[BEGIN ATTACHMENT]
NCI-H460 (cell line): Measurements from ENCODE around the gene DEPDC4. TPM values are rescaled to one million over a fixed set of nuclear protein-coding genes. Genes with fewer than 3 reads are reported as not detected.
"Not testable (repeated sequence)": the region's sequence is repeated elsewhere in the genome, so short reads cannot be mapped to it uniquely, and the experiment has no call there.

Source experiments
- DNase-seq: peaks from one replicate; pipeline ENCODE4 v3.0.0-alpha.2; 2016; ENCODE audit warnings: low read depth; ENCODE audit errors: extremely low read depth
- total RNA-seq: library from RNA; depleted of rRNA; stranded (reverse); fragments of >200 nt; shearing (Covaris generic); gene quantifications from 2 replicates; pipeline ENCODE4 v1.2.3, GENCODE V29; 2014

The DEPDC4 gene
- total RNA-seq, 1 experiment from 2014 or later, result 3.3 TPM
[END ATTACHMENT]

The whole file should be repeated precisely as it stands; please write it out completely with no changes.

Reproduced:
NCI-H460 (cell line): Measurements from ENCODE around the gene DEPDC4. TPM values are rescaled to one million over a fixed set of nuclear protein-coding genes. Genes with fewer than 3 reads are reported as not detected.
"Not testable (repeated sequence)": the region's sequence is repeated elsewhere in the genome, so short reads cannot be mapped to it uniquely, and the experiment has no call there.

Source experiments
- DNase-seq: peaks from one replicate; pipeline ENCODE4 v3.0.0-alpha.2; 2016; ENCODE audit warnings: low read depth; ENCODE audit errors: extremely low read depth
- total RNA-seq: library from RNA; depleted of rRNA; stranded (reverse); fragments of >200 nt; shearing (Covaris generic); gene quantifications from 2 replicates; pipeline ENCODE4 v1.2.3, GENCODE V29; 2014

The DEPDC4 gene
- total RNA-seq, 1 experiment from 2014 or later, result 3.3 TPM